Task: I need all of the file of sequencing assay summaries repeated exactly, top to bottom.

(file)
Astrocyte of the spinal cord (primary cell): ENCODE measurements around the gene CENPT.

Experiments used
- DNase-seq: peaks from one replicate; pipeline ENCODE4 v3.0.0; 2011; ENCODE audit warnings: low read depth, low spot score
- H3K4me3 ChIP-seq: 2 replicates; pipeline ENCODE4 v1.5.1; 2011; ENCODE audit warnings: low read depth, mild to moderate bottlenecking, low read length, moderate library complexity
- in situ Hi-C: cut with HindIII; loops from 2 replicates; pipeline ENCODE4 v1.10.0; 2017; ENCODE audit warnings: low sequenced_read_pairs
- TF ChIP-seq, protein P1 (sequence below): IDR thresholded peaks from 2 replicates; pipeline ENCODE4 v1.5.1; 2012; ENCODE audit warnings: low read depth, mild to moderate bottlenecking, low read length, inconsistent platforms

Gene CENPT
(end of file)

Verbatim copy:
Astrocyte of the spinal cord (primary cell): ENCODE measurements around the gene CENPT.

Experiments used
- DNase-seq: peaks from one replicate; pipeline ENCODE4 v3.0.0; 2011; ENCODE audit warnings: low read depth, low spot score
- H3K4me3 ChIP-seq: 2 replicates; pipeline ENCODE4 v1.5.1; 2011; ENCODE audit warnings: low read depth, mild to moderate bottlenecking, low read length, moderate library complexity
- in situ Hi-C: cut with HindIII; loops from 2 replicates; pipeline ENCODE4 v1.10.0; 2017; ENCODE audit warnings: low sequenced_read_pairs
- TF ChIP-seq, protein P1 (sequence below): IDR thresholded peaks from 2 replicates; pipeline ENCODE4 v1.5.1; 2012; ENCODE audit warnings: low read depth, mild to moderate bottlenecking, low read length, inconsistent platforms

Gene CENPT